Creatine is a an amino acid that your body naturally creates in your pancreas, liver and kidneys. It is also available in supplements and food sources such as fish, lean red meat and wild game. In some cases, use of creatine supplements may alter the effects of insulin, a hormone your body uses to control glucose levels in your bloodstream.
After creatine is created internally, your body stores it in your muscles in a chemical form called phosphocreatine or creatine phosphate. When you participate in short-duration, high-exertion exercises such as sprinting or weightlifting, your body draws on stored reserves of phosphocreatine to create a major source of cellular energy called adenosine triphosphate, or ATP. Proponents of creatine supplementation often recommend taking creatine-containing products as a way to improve athletic performances and promote the formation of lean muscle mass. However, the effects of supplementation vary greatly from person to person.
Insulin and Glucose
Your body produces insulin inside specialized cells located in your pancreas. When you eat, the carbohydrates in your food are converted into a simple form of sugar called glucose; this glucose then enters your bloodstream, where it acts as an energy source for a wide variety of cells. However, without certain signals from circulating insulin, your cells won’t let glucose pass into their interiors. If this occurs, your cells will starve and glucose will build up abnormally in your bloodstream. Individuals who don’t produce sufficient amounts of insulin or can’t properly use their insulin supplies develop the common medical condition called diabetes.
Use of creatine supplements can trigger changes in your blood glucose by changing your body’s responses to insulin in your bloodstream, lowering your blood sugar levels, according to the May 2011 "Medicine and Science in Sports and Exercise." Because of this effect you should use caution when taking creatine if you have diabetes or a low blood glucose disorder called hypoglycemia. Caution is also recommended if you also take other medications, supplements or herbs known to alter glucose levels.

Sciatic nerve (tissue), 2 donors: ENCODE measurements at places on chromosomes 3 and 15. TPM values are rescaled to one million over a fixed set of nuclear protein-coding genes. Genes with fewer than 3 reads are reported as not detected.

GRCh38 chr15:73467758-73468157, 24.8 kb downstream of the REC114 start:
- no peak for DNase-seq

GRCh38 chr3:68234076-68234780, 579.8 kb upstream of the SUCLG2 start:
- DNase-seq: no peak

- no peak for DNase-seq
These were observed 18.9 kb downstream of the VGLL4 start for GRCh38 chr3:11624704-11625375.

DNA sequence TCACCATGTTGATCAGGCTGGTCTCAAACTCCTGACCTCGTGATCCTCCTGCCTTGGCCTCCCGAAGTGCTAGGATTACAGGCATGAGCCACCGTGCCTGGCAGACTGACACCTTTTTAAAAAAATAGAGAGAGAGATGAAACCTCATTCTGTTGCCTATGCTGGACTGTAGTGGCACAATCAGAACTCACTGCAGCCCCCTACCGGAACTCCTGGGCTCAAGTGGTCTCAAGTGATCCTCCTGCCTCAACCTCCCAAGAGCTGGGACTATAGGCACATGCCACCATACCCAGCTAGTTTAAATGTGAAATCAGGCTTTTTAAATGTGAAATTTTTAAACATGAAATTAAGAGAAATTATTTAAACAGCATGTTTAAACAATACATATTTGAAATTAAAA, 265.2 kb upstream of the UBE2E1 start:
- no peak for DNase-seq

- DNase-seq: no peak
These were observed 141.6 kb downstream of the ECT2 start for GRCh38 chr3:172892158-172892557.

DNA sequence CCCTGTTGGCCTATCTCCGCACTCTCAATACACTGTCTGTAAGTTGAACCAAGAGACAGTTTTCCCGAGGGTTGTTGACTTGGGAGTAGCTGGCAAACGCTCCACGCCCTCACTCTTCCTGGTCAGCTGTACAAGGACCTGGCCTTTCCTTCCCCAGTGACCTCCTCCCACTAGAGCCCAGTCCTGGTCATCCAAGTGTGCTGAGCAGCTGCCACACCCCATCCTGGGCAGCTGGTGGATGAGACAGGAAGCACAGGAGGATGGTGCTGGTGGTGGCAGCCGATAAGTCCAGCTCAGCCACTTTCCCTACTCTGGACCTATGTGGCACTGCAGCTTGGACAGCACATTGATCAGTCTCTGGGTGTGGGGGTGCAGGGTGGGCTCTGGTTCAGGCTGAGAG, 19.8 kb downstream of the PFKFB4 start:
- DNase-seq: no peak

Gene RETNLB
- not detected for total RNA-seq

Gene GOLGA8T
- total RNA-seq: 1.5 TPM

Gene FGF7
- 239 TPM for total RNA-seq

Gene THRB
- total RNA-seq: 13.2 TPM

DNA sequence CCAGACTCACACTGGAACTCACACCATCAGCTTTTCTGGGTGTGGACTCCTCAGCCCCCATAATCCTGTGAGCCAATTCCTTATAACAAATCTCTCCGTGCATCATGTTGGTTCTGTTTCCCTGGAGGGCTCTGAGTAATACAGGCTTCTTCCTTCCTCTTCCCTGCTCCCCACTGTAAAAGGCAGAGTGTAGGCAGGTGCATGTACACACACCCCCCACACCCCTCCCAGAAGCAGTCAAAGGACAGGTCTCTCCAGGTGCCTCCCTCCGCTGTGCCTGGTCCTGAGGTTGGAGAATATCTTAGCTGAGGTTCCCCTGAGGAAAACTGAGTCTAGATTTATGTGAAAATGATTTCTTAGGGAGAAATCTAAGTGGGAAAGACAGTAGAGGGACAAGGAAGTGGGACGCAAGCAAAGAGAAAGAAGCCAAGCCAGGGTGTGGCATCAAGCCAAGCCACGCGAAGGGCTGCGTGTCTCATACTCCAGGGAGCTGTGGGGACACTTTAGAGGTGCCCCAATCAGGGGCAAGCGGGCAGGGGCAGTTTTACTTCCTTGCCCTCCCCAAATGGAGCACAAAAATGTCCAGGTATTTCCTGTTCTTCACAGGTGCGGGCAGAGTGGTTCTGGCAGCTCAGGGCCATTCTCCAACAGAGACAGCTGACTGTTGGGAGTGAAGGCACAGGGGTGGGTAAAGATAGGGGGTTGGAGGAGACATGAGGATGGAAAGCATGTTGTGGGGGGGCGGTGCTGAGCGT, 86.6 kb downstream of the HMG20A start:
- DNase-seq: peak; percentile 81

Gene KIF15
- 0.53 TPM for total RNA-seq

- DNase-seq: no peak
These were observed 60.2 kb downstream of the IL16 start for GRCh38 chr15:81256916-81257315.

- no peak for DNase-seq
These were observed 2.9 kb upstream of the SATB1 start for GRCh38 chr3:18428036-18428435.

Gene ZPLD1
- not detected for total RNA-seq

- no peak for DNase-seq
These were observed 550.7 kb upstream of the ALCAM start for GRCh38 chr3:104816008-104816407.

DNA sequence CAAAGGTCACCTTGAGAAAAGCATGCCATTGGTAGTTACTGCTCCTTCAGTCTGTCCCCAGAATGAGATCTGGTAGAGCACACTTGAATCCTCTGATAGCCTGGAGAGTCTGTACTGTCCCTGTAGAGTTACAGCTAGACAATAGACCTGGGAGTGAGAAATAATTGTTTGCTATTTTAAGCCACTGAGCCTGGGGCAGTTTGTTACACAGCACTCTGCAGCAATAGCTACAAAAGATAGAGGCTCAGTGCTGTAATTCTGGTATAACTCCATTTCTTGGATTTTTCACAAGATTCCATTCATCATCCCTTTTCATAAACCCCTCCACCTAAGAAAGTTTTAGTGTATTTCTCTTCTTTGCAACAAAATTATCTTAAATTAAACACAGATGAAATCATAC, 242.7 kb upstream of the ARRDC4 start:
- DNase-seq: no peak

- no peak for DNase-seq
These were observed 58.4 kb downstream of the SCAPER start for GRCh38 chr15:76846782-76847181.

Additional potential side effects of creatine supplementation include nausea, appetite loss, diarrhea, stomach upset, fever, reduced blood volume, dehydration and weight gain. Use of creatine may also cause damage to your kidneys or liver, and MedlinePlus.com advises avoidance of creatine-containing products if you are taking medications that affect the kidneys. Additionally, avoid using creatine if you are pregnant or nursing. Do not give creatine to a child or teenager. Medications that may interact adversely with creatine include diuretics, nonsteroidal anti-inflammatories and the gout medication probenicid.
Most suitable adults can use creatine for as long as six months without experiencing significant side effects, the University of Maryland Medical Center notes. Still, if you take a creatine-containing product, tell your doctor and ask him to monitor the product’s effects on your system. Pasteurized cow’s milk may contain more creatine than breast milk. However, doctors don’t know if this increased creatine level presents any significant health concerns.